For example, the Thai government has laid down strict regulations governing the protected areas of the forests, requiring corporations to look outside these protected zones for resources, yet during the process of opening up resources in the non-protected zones, quite often the local villagers would also be driven away. Behind the opposition displayed by local villagers against the government are endless miseries and traumas. The villagers bought from universities aerial pictures of their own areas. Through these aerial pictures, it could be seen that the indigenous people often live in the most resource-rich parts of the forests. They planned out on these pictures which parts could be reasonably used for their livelihood and production, and which parts should absolutely be protected; they also organised villagers to put a lot of effort into protecting the forests, then let the government see what they had achieved, such as firebreaks establishment, fire control measures and so on. All these protective measures have won the government's recognition, but not so those measures that deploy the forests' resources rationally for sustaining their livelihood and production. The government often arrests villagers for cutting down trees. When that happens, the management committee jointly formed by 19 villages then steps out and negotiates with the officials.

In the midst of rapid social change, the communities' young people are beginning to evaluate their connection with the outside world as ethnic minorities, and to critically reflect on their own tribes' relationship with the external world: under the looming shadow of modern society pursuing material comforts, would they be able to face the world confidently as Karen people? How about their own relationship with nature? All these questions go right to the core of their hearts and their beliefs.

In a quiet evening, in the open wilderness, we sat with several young people around a bonfire. We overcame the language barrier and felt the energy of nature and of this community. They used their unique clothing, dance, and a language of peace to show us their confidence in their own tribes and to reflect on the problems that modernisation brought to the villages and their everyday lives. They affirmed the beliefs passed down from their ancestors about respecting and revering nature, as well as their own spirituality, which they highly valued as something worth learning. The extent of forest protection and villagers' confidence both corresponded to the number of Karen people living there. The people's faith was not rooted in preaching or sermons, but precipitated from what they had experienced, and had inherited from their ancestors. They were so full of confidence when it came to their own beliefs.

Peasant leaders living out their confidence

Back in the 1960s, globalisation was advancing in Thailand, farms were turning to large scale agricultural production, and fully-fledged monocultural farming was promoted in rural areas; the green revolution was pushing high-yield hybrid crops, together with the extensive use of machinery, fuel, fertilisers, herbicides and pesticides, making Thai farmers increasingly dependent on the market. Ever-increasing production costs, the huge debts borne by farmers, together with health threats, drastically changed Thailand's rural areas.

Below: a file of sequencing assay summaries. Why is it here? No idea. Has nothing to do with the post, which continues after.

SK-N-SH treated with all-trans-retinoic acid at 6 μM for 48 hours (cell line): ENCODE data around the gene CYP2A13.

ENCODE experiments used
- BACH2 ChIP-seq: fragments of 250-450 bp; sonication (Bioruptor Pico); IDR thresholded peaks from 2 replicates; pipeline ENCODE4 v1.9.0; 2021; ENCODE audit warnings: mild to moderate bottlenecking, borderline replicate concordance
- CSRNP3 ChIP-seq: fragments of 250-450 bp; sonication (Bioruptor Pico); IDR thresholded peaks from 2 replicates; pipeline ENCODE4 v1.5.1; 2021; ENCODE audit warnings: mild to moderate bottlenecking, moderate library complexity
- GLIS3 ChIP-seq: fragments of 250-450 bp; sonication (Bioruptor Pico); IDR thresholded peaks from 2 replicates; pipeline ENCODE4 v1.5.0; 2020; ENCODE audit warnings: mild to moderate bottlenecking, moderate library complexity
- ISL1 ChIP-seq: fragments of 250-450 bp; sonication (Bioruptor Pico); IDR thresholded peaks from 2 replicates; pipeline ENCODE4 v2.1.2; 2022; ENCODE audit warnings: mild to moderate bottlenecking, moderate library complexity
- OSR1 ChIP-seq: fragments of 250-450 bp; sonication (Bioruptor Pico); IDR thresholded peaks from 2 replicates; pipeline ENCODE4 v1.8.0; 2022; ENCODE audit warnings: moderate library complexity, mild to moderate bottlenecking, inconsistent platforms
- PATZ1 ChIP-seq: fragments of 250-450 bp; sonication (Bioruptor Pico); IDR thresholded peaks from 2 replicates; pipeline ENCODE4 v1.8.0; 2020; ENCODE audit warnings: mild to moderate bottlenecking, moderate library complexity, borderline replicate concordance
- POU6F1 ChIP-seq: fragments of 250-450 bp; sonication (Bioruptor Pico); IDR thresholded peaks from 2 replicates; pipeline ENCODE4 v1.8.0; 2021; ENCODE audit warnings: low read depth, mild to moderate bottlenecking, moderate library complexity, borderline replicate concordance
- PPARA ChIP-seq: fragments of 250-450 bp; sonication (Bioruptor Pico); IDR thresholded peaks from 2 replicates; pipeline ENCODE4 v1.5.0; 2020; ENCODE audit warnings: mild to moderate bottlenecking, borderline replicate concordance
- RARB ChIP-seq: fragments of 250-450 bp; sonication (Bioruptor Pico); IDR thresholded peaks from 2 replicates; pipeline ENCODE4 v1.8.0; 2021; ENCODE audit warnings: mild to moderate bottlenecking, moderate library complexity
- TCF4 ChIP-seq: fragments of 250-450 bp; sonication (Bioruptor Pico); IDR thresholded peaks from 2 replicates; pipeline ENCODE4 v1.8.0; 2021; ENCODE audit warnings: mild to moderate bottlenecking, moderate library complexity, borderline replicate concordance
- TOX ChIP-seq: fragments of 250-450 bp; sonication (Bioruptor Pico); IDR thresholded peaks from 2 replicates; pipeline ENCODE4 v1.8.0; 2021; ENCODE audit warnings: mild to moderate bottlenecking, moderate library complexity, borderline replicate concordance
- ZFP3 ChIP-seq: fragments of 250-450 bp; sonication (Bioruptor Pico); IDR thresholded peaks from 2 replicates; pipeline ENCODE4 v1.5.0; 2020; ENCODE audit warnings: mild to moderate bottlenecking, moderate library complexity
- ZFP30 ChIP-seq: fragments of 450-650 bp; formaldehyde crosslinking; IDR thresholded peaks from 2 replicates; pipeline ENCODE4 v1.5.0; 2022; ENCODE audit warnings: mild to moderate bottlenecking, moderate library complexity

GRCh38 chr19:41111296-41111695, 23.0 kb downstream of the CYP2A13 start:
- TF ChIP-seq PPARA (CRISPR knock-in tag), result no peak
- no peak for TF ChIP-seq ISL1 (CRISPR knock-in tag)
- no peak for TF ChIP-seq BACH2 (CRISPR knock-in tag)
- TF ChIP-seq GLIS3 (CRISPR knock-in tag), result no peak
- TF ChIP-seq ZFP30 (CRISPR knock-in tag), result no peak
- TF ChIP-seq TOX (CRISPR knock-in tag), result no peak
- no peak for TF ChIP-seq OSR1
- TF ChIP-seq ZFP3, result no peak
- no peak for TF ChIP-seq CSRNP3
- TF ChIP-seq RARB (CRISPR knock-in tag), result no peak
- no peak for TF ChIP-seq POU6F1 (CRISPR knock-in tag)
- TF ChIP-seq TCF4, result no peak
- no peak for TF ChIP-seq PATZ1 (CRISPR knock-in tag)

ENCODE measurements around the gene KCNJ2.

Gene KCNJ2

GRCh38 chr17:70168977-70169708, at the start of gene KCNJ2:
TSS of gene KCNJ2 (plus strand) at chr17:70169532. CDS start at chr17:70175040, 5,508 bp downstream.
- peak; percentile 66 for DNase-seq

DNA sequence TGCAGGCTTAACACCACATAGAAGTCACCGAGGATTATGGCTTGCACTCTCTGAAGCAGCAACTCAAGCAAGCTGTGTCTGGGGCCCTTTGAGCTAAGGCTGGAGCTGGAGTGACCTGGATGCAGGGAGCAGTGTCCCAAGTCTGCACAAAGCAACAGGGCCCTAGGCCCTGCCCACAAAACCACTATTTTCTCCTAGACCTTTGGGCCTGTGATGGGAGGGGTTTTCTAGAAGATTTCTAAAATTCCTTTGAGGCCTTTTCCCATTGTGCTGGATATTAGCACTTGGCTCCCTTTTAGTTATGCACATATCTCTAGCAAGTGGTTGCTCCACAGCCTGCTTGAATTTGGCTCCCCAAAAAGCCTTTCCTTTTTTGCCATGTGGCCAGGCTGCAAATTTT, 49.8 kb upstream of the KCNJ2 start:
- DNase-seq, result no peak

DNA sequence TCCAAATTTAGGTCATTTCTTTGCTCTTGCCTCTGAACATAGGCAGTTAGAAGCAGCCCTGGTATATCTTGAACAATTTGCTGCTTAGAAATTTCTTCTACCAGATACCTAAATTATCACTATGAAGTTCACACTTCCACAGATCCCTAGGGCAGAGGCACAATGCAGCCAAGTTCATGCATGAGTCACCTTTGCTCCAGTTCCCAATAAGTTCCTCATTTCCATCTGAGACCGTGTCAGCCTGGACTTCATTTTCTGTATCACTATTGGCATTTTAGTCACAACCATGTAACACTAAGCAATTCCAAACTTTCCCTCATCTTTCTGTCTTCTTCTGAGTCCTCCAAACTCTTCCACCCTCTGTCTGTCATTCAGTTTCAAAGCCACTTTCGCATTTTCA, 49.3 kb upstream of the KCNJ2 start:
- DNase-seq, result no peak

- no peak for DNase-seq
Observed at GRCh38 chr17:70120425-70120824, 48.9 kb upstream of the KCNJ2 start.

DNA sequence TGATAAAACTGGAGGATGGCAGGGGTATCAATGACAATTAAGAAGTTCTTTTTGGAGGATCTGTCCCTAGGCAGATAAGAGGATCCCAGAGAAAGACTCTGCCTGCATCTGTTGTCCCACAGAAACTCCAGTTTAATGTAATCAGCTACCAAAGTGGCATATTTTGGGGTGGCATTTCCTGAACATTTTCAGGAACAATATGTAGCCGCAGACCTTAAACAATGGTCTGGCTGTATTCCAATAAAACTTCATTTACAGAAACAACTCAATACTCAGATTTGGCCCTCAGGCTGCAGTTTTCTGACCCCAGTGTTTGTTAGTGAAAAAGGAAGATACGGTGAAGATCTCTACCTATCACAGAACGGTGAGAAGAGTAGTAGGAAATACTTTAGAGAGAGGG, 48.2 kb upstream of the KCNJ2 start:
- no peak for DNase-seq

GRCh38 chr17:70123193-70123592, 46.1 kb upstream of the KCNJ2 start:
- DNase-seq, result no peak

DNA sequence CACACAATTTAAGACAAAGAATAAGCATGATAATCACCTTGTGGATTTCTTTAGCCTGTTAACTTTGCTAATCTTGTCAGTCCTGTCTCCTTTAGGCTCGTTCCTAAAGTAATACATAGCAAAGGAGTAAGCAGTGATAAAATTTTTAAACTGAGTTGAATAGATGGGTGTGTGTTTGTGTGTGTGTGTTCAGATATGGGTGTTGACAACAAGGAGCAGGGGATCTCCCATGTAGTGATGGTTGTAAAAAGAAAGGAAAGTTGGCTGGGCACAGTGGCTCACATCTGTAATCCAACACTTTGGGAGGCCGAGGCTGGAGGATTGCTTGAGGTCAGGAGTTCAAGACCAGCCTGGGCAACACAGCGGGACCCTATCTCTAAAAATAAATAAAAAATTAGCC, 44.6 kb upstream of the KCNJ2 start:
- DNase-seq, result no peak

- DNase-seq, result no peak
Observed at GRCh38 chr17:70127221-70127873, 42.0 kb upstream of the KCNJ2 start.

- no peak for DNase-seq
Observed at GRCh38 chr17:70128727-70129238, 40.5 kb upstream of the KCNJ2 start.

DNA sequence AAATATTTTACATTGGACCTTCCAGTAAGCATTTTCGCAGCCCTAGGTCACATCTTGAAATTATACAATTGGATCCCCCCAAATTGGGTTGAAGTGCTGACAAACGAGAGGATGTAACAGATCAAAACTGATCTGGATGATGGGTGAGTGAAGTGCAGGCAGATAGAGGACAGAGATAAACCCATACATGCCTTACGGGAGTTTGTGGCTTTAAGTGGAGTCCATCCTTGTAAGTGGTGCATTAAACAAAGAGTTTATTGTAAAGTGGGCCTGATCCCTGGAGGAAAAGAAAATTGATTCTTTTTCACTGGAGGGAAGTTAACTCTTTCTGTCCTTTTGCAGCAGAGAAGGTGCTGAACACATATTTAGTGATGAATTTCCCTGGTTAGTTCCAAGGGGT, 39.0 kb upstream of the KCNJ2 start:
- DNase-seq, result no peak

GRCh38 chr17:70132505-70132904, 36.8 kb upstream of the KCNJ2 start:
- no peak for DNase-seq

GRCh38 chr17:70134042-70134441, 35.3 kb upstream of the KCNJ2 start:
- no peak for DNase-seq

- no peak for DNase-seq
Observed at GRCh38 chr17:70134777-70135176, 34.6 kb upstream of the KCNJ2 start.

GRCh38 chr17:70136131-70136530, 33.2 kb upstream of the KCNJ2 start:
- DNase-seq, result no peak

The community leaders of Maewang village shared the following insights on the current situation, and their criticism towards the Green Revolution: "The more crops a farmer grew, the more debt he would be in, as growing more crops meant more expenditure on fertilisers, pesticides, seeds, fuel, etc; the more industrious these farmers were, the more serious their liabilities would be. Before the Green Revolution, farmers were debt free. Farmers are now constantly consuming, purchasing lifestyle items like cars, motorcycles, mobile phones, color TV sets, refrigerators, clothes, and food. They are spending more and more, but the income from selling rice could only be so much.”

And then, Maewang village began to strive for change. It started promoting ecological agriculture and involved different types of social institutions; soon grassroots communities were changing, and it took them only 3 years to clear their accumulated debts. People doubted initially. However, large-scale mono-cropping really had caused a lot of problems, such as high medical bills to deal with poisoning caused by pesticide spraying. After they persisted in ecological growing for a few years, many of these problems were resolved. Many farmers ' cooperatives and Community Supported Agriculture (CSA) began to spring up. Through the efforts of various parties, farmers and consumers gradually came together to form a sustainable cycle— plant-growing and animal-rearing, production, sales and marketing, food processing, and so on.

This good foundation attracted young people to return to their villages. Parents saw that children with higher education were not enjoying a good life away from their communities, but often striving hard to make ends meet in cities, thus they encouraged their children to come home to help with organic farming. Not only did these parents see no practical use for modern education, they also blamed the academics, who had pushed for a new way of doing agriculture, for the great debts borne by farmers. Mae Ta's farmer leaders even told their children not to continue with postgraduate studies.

After years of striving at the bottom, the farmer-leaders and the villagers saw clearly the harm caused by the Green Revolution; they proved that eco-agriculture is of much greater benefit to their communities, as it lets farmers and nature co-exist in harmony. Eco-agriculture uses well their indigenous knowledge in farming: villagers ferment their own organic fertilisers, brew their own rice wine and hand-make their soaps, etc. They then sell them through urban-rural connection points to gradually complete the system. Farmers could rid themselves of debts through this system, and also avoid poisoning themselves with pesticides, ensuring their physical and mental well-being. This practical experience formed the basis of their confidence, which is the additional fruit of their many years of exploration.